Gliding on Front
Gliding on Back (We added this division for 3.10 and 3.11)
Gliding and changing position
Treading and Recovering From Under Deep Water
Level 4. Introducing the Breaststroke, Backstroke, and Diving
Front Crawl With Rhythmic Breathing
Underwater Swimming Using Breaststroke Arms
Breaststroke With Any Kick
Level 5. Learning the Front Crawl, Back Crawl, Breaststroke, and Sidestroke
Level 6. Longer-Distance and Competitive Swimming
Open Turn on the Front for the Front Crawl
Breaststroke Legal Turn
Backstroke Flip Turn
References and Resources
About the Authors
Reference for aquatic instructors, physical education teachers, adapted
physical education teachers, recreation specialists, and aquatics
Monica Lepore, EdD, is a professor at West Chester University in
West Chester, Pennsylvania. A master teacher of adapted aquatics, Dr.
Lepore has been an American Red Cross water safety instructor for more
than 25 years. She has a degree in leadership in adapted physical
education and received the International Swimming Hall of Fame Adapted
Aquatics Award in 2001. In 2006 she was named AAHPERD/AAPAR Adapted
Physical Education Professional of the Year, and she has been on the Top
100 Aquatics Professionals list twice. She was chair of AAHPERD/AAPAR
adapted aquatics from 2000 to 2005 and received a Meritorious Award from
the Aquatic Council of AAHPERD/AAPAR in 2005. In her leisure time, Dr.
Lepore enjoys swimming, biking, and hiking.
Luis Columna, PhD, is an associate professor in the exercise
science and physical education department at Syracuse University. He
holds three degrees in adapted physical education and physical education
and has been engaged in teaching and scholarship in higher education for
the past decade. His background includes teaching physical education in
Puerto Rico and adapted physical education in the Denton, Texas, public
schools. His research focuses on ways to increase the participation of
families of children with disabilities in physical activity. He also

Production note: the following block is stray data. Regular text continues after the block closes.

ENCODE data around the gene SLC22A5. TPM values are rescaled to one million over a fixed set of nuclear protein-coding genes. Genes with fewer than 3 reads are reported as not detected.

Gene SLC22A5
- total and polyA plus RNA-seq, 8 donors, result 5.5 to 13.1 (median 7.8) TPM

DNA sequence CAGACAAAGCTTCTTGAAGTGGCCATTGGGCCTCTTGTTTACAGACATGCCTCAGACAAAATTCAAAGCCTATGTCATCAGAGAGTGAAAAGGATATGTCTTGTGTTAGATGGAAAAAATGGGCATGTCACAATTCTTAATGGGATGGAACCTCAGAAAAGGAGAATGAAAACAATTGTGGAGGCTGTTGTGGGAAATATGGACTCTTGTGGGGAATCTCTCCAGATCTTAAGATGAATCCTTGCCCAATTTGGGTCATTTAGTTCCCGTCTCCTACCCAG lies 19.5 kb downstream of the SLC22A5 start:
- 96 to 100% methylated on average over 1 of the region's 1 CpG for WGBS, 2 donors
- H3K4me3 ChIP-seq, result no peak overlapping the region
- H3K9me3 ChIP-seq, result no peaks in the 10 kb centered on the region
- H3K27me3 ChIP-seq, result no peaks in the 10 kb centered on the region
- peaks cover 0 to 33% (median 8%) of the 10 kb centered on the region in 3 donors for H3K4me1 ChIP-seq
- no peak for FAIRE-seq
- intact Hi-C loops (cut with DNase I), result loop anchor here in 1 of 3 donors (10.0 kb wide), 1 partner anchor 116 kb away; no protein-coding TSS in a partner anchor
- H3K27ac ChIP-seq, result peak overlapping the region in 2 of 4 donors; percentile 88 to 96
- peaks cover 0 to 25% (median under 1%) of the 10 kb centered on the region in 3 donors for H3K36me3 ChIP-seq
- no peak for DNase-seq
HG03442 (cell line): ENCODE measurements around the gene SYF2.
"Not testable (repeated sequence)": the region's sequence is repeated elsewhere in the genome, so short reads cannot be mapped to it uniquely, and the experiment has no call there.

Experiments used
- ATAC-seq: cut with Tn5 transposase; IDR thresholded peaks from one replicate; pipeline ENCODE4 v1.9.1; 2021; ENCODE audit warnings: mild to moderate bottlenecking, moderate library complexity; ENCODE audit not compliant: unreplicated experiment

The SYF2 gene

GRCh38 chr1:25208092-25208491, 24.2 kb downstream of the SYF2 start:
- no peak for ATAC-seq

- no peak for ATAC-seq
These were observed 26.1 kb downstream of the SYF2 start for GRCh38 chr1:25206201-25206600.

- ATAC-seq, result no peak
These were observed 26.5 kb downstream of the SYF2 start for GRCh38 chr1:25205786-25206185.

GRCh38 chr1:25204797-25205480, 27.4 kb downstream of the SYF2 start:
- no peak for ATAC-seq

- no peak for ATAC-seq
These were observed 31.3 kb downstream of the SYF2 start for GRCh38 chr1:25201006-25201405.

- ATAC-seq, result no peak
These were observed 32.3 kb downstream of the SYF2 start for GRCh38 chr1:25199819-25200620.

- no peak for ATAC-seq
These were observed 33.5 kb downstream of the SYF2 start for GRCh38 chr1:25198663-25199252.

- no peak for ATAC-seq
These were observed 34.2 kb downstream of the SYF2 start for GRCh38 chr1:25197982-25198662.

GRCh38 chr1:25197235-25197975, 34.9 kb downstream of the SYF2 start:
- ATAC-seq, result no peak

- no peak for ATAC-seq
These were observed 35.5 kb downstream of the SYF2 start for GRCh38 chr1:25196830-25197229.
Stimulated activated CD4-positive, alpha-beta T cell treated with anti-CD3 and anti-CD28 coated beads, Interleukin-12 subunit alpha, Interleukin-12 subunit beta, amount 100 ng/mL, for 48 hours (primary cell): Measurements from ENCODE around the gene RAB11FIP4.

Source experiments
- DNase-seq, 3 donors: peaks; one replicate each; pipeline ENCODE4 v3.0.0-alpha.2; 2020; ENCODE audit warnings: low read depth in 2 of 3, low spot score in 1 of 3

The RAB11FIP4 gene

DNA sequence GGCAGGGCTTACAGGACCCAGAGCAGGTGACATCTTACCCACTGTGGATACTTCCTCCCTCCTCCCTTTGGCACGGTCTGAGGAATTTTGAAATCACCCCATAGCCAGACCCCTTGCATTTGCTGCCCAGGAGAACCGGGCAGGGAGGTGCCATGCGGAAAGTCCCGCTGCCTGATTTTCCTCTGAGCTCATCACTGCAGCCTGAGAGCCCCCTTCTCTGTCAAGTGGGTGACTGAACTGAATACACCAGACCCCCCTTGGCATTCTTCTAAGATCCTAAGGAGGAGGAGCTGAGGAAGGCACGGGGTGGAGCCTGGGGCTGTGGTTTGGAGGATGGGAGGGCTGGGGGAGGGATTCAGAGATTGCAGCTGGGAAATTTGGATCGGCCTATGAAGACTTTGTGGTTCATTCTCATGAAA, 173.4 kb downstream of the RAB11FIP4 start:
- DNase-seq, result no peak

studies methods to better prepare teachers to work with diverse
populations, including children and their families. At the national
level, Dr. Columna has served on numerous committees in several
organizations. He was the chairperson for the Adapted Physical Activity
Council for SHAPE America (formerly AAHPERD). Columna has given more
than 100 workshops and presentations at the international, national, and
state levels. He has authored numerous peer-reviewed articles for books
and journals such as Journal of Physical Education, Recreation and
Dance; Journal of Teaching Physical Education; and Adapted
Physical Activity Quarterly. His hobbies include dancing, varied
outdoor activities, and traveling.
Lauren Friedlander Litzner, MS, is a health and physical
education teacher in Montgomery County, Maryland. She earned a
bachelor’s degree from SUNY Cortland in physical education with a
concentration in adapted physical education. She has a master’s degree
in community youth sport development from the University of North
Carolina at Greensboro. She has a master’s degree from McDaniel College
in physical education with a concentration in athletic administration.
During her time in Cortland, Lauren earned the Major of the Year award
through AAHPERD as well as Division III All-American status. She has
taught nonswimmers and beginning swimmers at UNC Greensboro. She is
currently teaching physical education at Piney Branch Elementary School,
where she teaches swimming to students in third through fifth grader.
Lauren has been a Red Cross water safety instructor since 2010 and is a
member of SHAPE America and Aerobics and Fitness Association of America.
She is also a certified adapted aquatics instructor. Lauren enjoys
swimming, playing tennis, teaching, and competing in triathlons.